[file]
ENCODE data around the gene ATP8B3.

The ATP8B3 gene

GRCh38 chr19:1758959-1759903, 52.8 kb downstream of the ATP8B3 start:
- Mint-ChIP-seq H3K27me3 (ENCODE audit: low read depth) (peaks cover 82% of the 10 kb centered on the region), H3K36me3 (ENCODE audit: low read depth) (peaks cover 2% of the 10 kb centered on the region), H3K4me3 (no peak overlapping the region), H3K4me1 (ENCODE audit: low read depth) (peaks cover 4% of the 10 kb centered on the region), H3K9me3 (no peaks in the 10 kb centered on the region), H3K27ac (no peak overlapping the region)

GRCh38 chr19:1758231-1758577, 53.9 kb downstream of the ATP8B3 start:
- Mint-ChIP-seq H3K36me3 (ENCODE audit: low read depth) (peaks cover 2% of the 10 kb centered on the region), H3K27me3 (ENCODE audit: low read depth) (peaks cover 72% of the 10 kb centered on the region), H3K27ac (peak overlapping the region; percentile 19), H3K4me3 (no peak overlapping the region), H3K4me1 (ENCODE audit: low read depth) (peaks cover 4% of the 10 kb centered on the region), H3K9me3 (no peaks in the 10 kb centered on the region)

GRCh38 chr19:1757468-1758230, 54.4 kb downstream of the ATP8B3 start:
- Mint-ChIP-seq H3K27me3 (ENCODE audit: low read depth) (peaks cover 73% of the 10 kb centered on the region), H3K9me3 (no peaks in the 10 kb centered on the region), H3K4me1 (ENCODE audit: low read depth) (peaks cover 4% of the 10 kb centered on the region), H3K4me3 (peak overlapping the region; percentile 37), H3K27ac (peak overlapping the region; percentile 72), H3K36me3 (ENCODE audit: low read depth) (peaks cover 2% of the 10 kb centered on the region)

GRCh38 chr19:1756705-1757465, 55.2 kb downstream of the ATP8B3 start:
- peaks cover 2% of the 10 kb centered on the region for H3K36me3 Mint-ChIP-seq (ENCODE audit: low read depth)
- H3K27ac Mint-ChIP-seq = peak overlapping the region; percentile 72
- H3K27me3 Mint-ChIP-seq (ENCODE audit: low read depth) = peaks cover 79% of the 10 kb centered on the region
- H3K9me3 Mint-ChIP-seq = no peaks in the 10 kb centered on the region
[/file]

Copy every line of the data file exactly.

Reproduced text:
ENCODE data around the gene ATP8B3.

The ATP8B3 gene

GRCh38 chr19:1758959-1759903, 52.8 kb downstream of the ATP8B3 start:
- Mint-ChIP-seq H3K27me3 (ENCODE audit: low read depth) (peaks cover 82% of the 10 kb centered on the region), H3K36me3 (ENCODE audit: low read depth) (peaks cover 2% of the 10 kb centered on the region), H3K4me3 (no peak overlapping the region), H3K4me1 (ENCODE audit: low read depth) (peaks cover 4% of the 10 kb centered on the region), H3K9me3 (no peaks in the 10 kb centered on the region), H3K27ac (no peak overlapping the region)

GRCh38 chr19:1758231-1758577, 53.9 kb downstream of the ATP8B3 start:
- Mint-ChIP-seq H3K36me3 (ENCODE audit: low read depth) (peaks cover 2% of the 10 kb centered on the region), H3K27me3 (ENCODE audit: low read depth) (peaks cover 72% of the 10 kb centered on the region), H3K27ac (peak overlapping the region; percentile 19), H3K4me3 (no peak overlapping the region), H3K4me1 (ENCODE audit: low read depth) (peaks cover 4% of the 10 kb centered on the region), H3K9me3 (no peaks in the 10 kb centered on the region)

GRCh38 chr19:1757468-1758230, 54.4 kb downstream of the ATP8B3 start:
- Mint-ChIP-seq H3K27me3 (ENCODE audit: low read depth) (peaks cover 73% of the 10 kb centered on the region), H3K9me3 (no peaks in the 10 kb centered on the region), H3K4me1 (ENCODE audit: low read depth) (peaks cover 4% of the 10 kb centered on the region), H3K4me3 (peak overlapping the region; percentile 37), H3K27ac (peak overlapping the region; percentile 72), H3K36me3 (ENCODE audit: low read depth) (peaks cover 2% of the 10 kb centered on the region)

GRCh38 chr19:1756705-1757465, 55.2 kb downstream of the ATP8B3 start:
- peaks cover 2% of the 10 kb centered on the region for H3K36me3 Mint-ChIP-seq (ENCODE audit: low read depth)
- H3K27ac Mint-ChIP-seq = peak overlapping the region; percentile 72
- H3K27me3 Mint-ChIP-seq (ENCODE audit: low read depth) = peaks cover 79% of the 10 kb centered on the region
- H3K9me3 Mint-ChIP-seq = no peaks in the 10 kb centered on the region